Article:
The tools necessary in this business are many of the same as those employed by the carpenter, and, indeed, the carpenter and the wheelwright, in many country places, are one and the same purpose.
The wheel is composed of several parts” as the nave, which is the center piece; the spokes, which are inserted at one end of the nave, and at the other, into the fellies, which make up the outside rim, or circumference of the wheel. These thre eparts constitute a heel, but, for the sake of giving strength to the whole, some iron work is used.
The nave is that short thick piece of wood in the center of each wheel, which receives the axle-tree, with holes ready to receive the spokes, which are made to fit accurately. When the spokes are fitted in the nave, the rim, or fellies, are next put on the spokes. Each felly is of sufficient length to receive two spokes, so that if there are twelve spokes in a wheel, the rim should consist of six pieces, or fellies.
The nave is bound at each end on the outside with strong iron hoops, called nave-bands: inside also, there is a ring of iron, called the wisher, or washer, to prevent the hole from wearing by the friction of the axle. To the outside rim, or fellies, is an iron tire, fastened with very strong nails, or spikes. The parts of the tire are made red hot before they are put on the wheels, in order that they may burn a small depth in the wheel, or at least, all roughness which might hinder it from lying flat with the wood; besides by being in this state, they may be easily bent, so as to conform most accurately to the curve of the wheel. Another advantage is, that iron, when hot, expands, and as it become cold it contracts into shorter length; and, as the tire of the wheel contracts, it must have a tendency to draw the several parts of the fellies closer together. To give the man power over his work, the wheel is places in a sort of pit, made in the floor, on the sides of which the nave may rest, so that little more than half of the wheel stands above the surface. The wheelwright puts the tire on the wheel and smoke is made to pour forth from the burning of the wood. Large pincers enable him to bring the red-hot iron from the fire, and place it on the wheel. An axe with a bent blade is used for hollowing out the fellies.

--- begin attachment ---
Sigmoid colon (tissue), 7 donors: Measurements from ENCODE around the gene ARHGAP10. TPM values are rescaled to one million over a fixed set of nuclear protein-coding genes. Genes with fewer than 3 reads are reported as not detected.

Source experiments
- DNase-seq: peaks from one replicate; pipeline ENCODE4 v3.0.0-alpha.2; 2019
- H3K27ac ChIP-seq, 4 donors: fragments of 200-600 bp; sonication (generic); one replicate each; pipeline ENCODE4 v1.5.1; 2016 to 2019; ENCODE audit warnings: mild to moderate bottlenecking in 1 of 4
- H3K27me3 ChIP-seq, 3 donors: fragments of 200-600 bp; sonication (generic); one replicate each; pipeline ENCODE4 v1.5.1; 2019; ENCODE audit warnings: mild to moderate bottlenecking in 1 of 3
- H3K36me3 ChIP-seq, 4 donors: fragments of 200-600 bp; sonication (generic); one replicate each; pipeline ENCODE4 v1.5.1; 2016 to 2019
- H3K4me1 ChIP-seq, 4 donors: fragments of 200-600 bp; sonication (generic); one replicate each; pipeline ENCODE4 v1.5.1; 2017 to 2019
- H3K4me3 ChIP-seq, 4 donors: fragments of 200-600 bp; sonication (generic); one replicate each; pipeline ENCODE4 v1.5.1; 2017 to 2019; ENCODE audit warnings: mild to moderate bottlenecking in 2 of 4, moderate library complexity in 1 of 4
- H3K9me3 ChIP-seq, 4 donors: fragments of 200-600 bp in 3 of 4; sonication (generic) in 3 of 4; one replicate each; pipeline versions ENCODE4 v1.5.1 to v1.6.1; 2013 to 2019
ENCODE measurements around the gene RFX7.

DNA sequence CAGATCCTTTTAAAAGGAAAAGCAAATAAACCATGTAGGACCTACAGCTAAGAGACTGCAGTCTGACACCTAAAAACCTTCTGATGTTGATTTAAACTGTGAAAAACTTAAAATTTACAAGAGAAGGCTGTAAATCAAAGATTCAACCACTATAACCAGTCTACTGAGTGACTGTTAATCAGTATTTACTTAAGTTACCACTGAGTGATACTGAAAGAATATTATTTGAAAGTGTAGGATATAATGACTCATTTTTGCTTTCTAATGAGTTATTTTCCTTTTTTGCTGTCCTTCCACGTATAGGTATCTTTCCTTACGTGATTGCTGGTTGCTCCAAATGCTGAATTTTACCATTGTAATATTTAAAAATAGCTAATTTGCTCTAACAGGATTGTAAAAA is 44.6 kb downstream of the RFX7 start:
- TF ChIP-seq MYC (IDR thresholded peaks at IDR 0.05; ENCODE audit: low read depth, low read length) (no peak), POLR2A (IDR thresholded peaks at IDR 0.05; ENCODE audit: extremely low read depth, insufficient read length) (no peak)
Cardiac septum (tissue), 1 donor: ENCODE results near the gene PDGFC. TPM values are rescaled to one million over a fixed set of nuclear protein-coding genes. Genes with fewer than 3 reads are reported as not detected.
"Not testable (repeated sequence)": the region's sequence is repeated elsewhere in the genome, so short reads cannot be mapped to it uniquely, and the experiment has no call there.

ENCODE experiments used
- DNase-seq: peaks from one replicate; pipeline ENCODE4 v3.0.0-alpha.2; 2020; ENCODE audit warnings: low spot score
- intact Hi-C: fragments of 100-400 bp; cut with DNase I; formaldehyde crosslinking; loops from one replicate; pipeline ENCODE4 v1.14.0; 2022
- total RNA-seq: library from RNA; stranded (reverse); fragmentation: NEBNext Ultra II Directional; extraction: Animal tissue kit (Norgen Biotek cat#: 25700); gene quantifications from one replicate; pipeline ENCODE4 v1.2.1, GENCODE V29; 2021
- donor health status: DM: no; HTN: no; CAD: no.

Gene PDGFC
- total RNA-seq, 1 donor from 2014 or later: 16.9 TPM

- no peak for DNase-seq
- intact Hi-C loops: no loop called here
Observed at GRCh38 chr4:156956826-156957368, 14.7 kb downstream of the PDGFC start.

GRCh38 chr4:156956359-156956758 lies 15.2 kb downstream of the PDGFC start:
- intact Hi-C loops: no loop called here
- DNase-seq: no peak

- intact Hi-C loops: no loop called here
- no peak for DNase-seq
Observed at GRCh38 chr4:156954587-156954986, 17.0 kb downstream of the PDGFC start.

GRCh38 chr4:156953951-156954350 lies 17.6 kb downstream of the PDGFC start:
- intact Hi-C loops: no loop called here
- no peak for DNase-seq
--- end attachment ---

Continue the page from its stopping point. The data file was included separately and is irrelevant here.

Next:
By scooping out the wood, the grain is often so much cut and injured as to weaken it to a great degree. To remedy this, a method has been invented of bending timber into a circular form by the application of steam, so that the whole rim of the wheel consists of not more than two pieces, which are covered with a tire in a single piece. By this mode of construction, the circumference of the wheel is every where equally strong, and much more durable than wheels made of more pieces.
Elm, which is sometimes employed by wheelwrights for axle-trees, is also much in use for chopping-blocks, not being liable to split. But Ash is much more commonly used for axle-trees than elm. The part of the axle-tree which is inserted into the wheel is either covered with two plates of iron, called a fore and hind clout, to prevent the wearing of the wood; or a more common practice now, is to have what is called an iron-arm, fitted to the iron-box, which is fixed tight in the nave of the wheel. The arms are screwed to the axle by stout screws. The wheel is secured by a pin, called a linch-pin.
Wheelwrights are makers also of carts, and a variety of other carriages. The business is a very laborious one, and requires that no boy should be brought up to it who does not possess a strong constitution. — The Young Tradesman (London: Whittaker & Co., 1839), 429-433.
wheelwright (FB 29)